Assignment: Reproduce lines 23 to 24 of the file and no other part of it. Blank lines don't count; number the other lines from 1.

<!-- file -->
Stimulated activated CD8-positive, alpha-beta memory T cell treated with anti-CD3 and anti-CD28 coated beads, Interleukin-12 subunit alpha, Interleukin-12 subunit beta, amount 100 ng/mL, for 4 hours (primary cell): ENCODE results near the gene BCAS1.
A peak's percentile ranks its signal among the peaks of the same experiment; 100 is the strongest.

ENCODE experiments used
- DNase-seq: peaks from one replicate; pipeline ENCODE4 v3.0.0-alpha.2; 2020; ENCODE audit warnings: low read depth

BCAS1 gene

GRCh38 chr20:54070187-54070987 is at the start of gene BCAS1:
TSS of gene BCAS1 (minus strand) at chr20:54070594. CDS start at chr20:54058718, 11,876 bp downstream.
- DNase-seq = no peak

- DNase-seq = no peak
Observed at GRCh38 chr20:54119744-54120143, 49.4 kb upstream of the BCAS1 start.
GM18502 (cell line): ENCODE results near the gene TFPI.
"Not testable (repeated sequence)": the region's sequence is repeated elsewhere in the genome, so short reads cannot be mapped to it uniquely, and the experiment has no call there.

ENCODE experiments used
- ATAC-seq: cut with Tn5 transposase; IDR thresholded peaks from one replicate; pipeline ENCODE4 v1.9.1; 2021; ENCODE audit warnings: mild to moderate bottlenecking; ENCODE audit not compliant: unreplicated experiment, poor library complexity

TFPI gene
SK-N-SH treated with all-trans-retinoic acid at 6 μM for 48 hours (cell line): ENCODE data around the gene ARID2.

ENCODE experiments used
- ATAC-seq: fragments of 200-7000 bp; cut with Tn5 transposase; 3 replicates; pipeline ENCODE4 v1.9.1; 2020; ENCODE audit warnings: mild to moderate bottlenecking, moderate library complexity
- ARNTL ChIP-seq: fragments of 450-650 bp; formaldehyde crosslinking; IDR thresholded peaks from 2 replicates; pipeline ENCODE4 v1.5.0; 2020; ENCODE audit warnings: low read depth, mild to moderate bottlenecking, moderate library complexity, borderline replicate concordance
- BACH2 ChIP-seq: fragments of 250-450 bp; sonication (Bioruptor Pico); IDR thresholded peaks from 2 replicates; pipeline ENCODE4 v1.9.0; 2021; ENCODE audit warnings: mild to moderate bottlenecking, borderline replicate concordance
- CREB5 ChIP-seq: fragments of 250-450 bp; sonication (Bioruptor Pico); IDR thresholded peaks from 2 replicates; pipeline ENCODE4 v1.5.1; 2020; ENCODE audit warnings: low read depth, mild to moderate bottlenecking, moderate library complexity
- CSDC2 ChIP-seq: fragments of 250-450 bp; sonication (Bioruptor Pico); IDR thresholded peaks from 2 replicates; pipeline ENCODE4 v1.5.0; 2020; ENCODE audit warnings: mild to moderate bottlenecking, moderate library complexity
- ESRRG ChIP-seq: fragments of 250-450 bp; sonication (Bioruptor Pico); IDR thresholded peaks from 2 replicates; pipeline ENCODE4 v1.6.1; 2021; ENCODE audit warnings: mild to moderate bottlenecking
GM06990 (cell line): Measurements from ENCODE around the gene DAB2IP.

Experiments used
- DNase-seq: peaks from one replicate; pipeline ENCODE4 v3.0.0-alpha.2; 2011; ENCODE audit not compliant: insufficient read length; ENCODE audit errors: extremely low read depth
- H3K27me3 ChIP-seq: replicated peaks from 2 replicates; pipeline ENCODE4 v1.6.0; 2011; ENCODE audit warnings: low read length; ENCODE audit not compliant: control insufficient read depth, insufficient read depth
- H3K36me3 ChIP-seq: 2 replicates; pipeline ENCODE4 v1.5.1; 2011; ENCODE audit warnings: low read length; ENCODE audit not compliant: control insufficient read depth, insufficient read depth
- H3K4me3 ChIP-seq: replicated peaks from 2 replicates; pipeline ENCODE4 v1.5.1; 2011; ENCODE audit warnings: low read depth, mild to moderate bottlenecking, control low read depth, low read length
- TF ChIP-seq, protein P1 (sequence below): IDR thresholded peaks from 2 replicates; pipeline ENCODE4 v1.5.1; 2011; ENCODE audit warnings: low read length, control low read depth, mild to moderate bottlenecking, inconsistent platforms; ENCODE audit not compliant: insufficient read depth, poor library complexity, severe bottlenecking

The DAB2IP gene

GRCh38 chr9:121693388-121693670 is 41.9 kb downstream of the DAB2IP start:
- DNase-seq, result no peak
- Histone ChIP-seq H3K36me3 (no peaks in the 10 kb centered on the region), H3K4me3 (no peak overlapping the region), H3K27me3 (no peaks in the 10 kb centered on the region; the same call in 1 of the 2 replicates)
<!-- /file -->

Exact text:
- ESRRG ChIP-seq: fragments of 250-450 bp; sonication (Bioruptor Pico); IDR thresholded peaks from 2 replicates; pipeline ENCODE4 v1.6.1; 2021; ENCODE audit warnings: mild to moderate bottlenecking
GM06990 (cell line): Measurements from ENCODE around the gene DAB2IP.